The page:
“seriously tainting his conclusions because epidemiology is an iterative science relying on later studies to refine earlier studies in order to reach better and more accurate conclusions. Carpenter refused to account for the data from the toxicological studies, which epidemiological methodology requires unless the evidence for the link between exposure and disease is unequivocal and strong, which is not the case here. Carpenter also selectively sampled data within one of the studies he used, taking data indicating an EMF-illness link and ignoring the larger pool of data within the study that showed no such link, Carpenter’s treatment of this data created an improper false impression about what the study actually showed.”

Id.; see alsoWashington Supreme Court Illustrates the Difference Between Frye and Rule 702” (April 15, 2013).

Other state Supreme Courts have recognized and rejected the gerrymandering of scientific evidence.  Betz v. Pneumo Abex LLC, 2012 WL 1860853, *16 (May 23, 2012 Pa. S. Ct.)(“According to Appellants, moreover, the pathologist’s self-admitted selectivity in his approach to the literature is decidedly inconsistent with the scientific method. Accord Brief for Amici Scientists at 17 n.2 (“‘Cherry picking’ the literature is also a departure from ‘accepted procedure’.”)); George v. Vermont League of Cities and Towns, 2010 Vt. 1, 993 A.2d 367, 398 (Vt. 2010)(expressing concern about how and why plaintiff’s expert witnesses selected some studies to include in their “weight of evidence” methodology.  Without an adequate explanation of selection and weighting criteria, the choices seemed “arbitrary” “cherry picking.”); Bowen v. E.I. DuPont de Nemours & Co., 906 A.2d 787, 797 (Del. 2006) (noting that expert witnesses cannot ignore studies contrary to their opinions).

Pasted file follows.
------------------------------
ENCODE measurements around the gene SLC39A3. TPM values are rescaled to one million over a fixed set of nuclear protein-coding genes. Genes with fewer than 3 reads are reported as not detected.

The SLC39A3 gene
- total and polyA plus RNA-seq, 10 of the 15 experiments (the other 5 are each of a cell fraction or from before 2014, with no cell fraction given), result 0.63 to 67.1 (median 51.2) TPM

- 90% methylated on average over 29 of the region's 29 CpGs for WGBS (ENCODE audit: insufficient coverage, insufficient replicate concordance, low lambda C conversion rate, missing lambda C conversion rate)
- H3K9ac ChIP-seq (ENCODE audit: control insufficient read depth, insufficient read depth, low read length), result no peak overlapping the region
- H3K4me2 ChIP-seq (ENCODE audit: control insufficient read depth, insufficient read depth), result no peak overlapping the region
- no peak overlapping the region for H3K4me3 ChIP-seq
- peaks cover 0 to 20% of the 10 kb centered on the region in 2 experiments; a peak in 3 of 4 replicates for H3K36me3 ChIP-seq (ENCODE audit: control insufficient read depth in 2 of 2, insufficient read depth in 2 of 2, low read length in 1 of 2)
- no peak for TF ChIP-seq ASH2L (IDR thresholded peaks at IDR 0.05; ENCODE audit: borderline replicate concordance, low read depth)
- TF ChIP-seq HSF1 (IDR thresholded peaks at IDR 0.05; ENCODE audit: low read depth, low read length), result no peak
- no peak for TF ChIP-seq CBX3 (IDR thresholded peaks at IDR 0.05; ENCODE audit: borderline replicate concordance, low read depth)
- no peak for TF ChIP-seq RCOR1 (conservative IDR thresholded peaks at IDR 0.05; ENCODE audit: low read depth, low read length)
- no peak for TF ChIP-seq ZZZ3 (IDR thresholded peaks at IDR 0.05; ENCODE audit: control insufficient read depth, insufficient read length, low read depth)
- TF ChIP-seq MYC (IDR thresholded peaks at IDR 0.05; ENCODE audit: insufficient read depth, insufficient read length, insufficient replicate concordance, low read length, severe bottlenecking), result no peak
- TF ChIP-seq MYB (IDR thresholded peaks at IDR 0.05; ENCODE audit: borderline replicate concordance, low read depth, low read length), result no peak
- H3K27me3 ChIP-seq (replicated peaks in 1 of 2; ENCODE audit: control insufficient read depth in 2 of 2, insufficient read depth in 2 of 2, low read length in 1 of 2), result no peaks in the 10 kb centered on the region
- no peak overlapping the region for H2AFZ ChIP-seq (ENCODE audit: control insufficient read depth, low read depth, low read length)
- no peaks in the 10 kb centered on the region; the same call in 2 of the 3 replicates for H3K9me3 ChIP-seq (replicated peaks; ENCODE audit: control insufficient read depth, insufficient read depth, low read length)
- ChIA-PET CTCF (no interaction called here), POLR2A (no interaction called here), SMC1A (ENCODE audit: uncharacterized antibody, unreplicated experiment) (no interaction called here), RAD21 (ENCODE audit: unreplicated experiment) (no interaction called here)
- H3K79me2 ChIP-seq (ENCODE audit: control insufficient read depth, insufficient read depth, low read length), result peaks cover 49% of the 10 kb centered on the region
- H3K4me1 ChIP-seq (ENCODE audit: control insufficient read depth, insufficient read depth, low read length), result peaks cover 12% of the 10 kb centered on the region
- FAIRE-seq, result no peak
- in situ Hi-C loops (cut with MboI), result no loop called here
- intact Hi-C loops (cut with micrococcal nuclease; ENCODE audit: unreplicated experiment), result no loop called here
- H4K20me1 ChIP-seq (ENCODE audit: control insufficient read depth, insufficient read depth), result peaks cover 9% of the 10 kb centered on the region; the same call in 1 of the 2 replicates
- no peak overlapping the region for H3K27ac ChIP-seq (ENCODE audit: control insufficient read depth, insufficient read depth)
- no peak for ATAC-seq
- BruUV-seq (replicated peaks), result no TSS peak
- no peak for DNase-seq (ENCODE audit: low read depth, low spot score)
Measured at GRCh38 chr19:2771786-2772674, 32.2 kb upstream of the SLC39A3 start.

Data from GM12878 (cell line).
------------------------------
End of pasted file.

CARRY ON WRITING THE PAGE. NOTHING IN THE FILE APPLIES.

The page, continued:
Lower state courts have also quashed the cherry-picking harvest. Scaife v. AstraZeneca LP, 2009 WL 1610575, at *8 (Del. Super. June 9, 2009) (“Simply stated, the expert cannot accept some but reject other data from the medical literature without explaining the bases for her acceptance or rejection.”); see also In re Bextra & Celebrex Prod. Liab. Litig., No. 762000/2006, 2008 N.Y. Misc. LEXIS 720, at *47 (Sup. Ct. N.Y. Co. Jan 7, 2008) (stating that plaintiffs must show that their experts “do not ignore contrary data”).

The Nebraska Supreme Court appears to recognize the validity of considering the existence of cherry-picking in expert witness gatekeeping.  In practice, however, that Court has shown an unwillingness to tolerate close scrutiny into what was included and excluded from the expert witness’s consideration.  King v. Burlington No. Santa Fe Ry, ___N.W.2d___, 277 Neb. Reports 203, 234 (2009)(noting that the law does “not preclude a trial court from considering as part of its reliability inquiry whether an expert has cherry-picked a couple of supporting studies from an overwhelming contrary body of literature,” but ignoring the force of the fallacious expert witness testimony by noting that the questionable expert witness (Frank) had some studies that showed associations between exposure to diesel exhaust or benzene and multiple myeloma).

“Of all the offspring of time, Error is the most ancient, and is so old and familiar an acquaintance, that Truth, when discovered, comes upon most of us like an intruder, and meets the intruder’s welcome.”

Charles MacKay, Extraordinary Popular Delusions and the Madness of Crowds (1841)